Caption: Chart Map Journal Sentinel Sweet Basil Restaurant N64-W22648 Main St., Sussex (in Sussex Plaza Shopping Center) .

Dining Out

Milwaukee Journal Sentinel (WI) - Friday, July 15, 2005
Author: Milwaukee Journal Sentinel
 
MAMA LO MONTE’S

CATERING CAFÉ

5814 W. Blue Mound Road

(414) 774-1998

There’s more than coffee brewing inside the little building just west of Hawley Road. American sandwiches, Italian panini, breakfast sandwiches, soups, salads and side dishes are all on the menu.

Mama Lo Monte’s first name is really Marie, and this small restaurant isn’t her first venture into the food business. Before opening Mama Lo Monte’s on May 3, she was a co-owner of Maria’s Family Dining in Sussex .

With 12 seats inside and another 12 outside, Mama Lo Monte’s isn’t big. The restaurant ’s food is all homemade and has a distinctly Italian twist. (Where else can you find a breakfast sandwich with provolone cheese?)

Sandwiches range from Mama’s Special, which layers Italian cold cuts with baked ham, provolone, red onions and Italian vinaigrette dressing to roast beef and cheddar panini. The house antipasto salad mixes Italian salami and ham with cheese, cured olives, marinated artichoke hearts, roasted red bell peppers, tomatoes and red onions.

Homemade tiramisu is the highlight of the dessert menu.

Credit cards: American Express, Discover, MasterCard and Visa. Hours: 8 a.m.-4 p.m. Monday-Friday; 8.a.m.-3 p.m. Saturday. Closed Sunday. Prices: Breakfast $2.29-$3.39; lunch $3.59-$6.25.

 

Su Casa II Mexican Restaurant

 

 

Su Casa II Mexican Grill Llc: •Was founded in 2007 and is Privately held [Dominguez?]

Found this statement -

My fiancée & I have been to Mexican Restaurants all over the U.S. Our favorite to this point was in Santa Fe, N.M. We happened across Su Casa due to their new restaurant in Sussex being close to us (it hadn't opened yet). We've been back quite a few times since then & the food, price & staff are all excellent. The owner, George [Jorge}, has got a great thing going!

By Realtors I at

---

About Us | Su Casa II
sucasasussex.wordpress.com/about-us/‎

... of 2006, Jorge and Berta Suarez opened Su Casa II on Main street in Sussex. ... Su Casa II went on to become one of the more popular restaurants and ...
---

Burrito Bueno West owned by Jorge Suarez Dominguez ? , N64 W22648 Main Street , Sussex, WI 53089 , 262-820-1855   262-820-1856 FAX

Source: Living Sussex Sun, July 2013, http://www.livinglakecountry.com/sussexsun/news/top-stories-from-each-month-remembered-b99162529z1-237032191.html


Su Casa II Is Closing Its Doors

After 3-1/2 years in Sussex, the Kohlmann family felt the time had come to move forward with the difficult decision.

 

The Kohlmann family had been putting off the difficult decision to close their business, Su Casa II, for quite some time. However, that time has come and Friday will be the last day of business for the Sussex staple.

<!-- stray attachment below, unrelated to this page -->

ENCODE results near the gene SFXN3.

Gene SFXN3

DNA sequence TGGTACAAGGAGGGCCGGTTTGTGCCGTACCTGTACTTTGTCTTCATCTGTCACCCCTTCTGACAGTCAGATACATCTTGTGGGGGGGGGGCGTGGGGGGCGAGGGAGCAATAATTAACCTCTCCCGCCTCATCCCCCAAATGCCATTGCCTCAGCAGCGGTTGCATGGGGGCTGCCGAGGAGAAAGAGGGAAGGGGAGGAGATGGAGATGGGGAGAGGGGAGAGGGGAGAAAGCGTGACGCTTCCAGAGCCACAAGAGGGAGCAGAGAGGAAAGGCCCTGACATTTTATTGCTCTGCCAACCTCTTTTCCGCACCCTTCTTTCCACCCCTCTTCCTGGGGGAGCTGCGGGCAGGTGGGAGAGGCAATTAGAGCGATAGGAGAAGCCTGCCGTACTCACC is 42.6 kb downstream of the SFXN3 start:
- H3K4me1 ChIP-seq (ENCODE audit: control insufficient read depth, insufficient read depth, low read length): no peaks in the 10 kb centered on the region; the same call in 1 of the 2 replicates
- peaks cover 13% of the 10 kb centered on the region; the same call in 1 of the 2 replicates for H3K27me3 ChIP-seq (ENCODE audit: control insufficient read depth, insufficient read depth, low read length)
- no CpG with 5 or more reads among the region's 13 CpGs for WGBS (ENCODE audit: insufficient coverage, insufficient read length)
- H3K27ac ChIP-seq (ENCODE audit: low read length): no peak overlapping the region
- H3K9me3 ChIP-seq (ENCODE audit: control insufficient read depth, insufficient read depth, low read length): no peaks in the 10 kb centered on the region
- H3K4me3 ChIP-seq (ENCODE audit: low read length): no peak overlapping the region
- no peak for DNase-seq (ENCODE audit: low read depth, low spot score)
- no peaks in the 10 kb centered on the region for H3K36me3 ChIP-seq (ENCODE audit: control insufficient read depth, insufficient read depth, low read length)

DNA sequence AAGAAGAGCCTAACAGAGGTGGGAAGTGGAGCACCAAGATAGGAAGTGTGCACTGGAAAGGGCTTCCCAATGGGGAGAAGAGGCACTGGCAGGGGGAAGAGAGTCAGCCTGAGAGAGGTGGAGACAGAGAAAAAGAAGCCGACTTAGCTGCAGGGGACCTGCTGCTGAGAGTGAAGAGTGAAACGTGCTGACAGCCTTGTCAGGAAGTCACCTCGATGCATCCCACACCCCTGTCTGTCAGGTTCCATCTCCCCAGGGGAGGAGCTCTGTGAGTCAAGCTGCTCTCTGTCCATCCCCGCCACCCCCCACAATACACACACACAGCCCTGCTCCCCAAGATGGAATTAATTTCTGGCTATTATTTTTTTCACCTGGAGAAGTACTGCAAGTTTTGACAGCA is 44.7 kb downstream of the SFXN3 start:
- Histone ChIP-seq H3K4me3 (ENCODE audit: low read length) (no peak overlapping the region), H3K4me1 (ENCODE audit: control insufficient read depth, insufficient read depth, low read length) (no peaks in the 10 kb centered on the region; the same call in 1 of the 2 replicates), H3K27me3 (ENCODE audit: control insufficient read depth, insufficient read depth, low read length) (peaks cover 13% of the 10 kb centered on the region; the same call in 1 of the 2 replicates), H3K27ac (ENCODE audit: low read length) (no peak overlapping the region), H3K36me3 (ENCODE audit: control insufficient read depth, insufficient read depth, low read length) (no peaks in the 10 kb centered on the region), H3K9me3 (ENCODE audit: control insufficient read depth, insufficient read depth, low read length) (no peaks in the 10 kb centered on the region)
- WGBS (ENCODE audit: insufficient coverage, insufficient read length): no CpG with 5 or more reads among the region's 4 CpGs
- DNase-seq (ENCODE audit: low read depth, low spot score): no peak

Owner Sherry Kohlmann said a crippling combination factors ultimately led to the restaurant's closure. She said all at once the lease was up on their space along Main Street, customer traffic was not meeting expectations, and license fees were coming due. Kohlmann added that license costs for liquor and gaming machines cost upwards of $1,500. 

"If we were going to make that hard decision, it made sense to do it now," Kohlmann said. "It's been a very rewarding experience. I've met so many people. If there was a way to keep it going, we would. We are just so tired. We really did a lot of soul searching, but just felt the time was right." 

The Kohlmann's owned Su Casa II for 3-1/2 years, and said the restaurant is an institution in the community. Sherry added that they have the business up for sale through a broker, and the sale sign will go up in the front window within the week. 

"We're hoping someone will come in and purchase the business. It's definitely an institution in the are. People are very sad. A lot of tears the past few weeks as they have found out," Kohlmann said. 

Kohlmann said a few potential buyers have already stopped in, but an offer hasn't been made. And now, the family looks toward the future once they lock the doors at Su Casa II for the final time. 

"Well, we're all out of jobs," Kohlmann said. "Most of my employees will have no difficulty finding other jobs. They are quality people. Me? I don't know what I'm going to do. Not sure if I'll stay in this industry or do something else. Not quite sure where I'll land." 

Su Casa II will be open per usual throughout the week, but will be closing after business hours on Friday. 

"It's been fun. People have been wonderful, and I have no regrets - other than not being able to keep it going," Kohlmann said.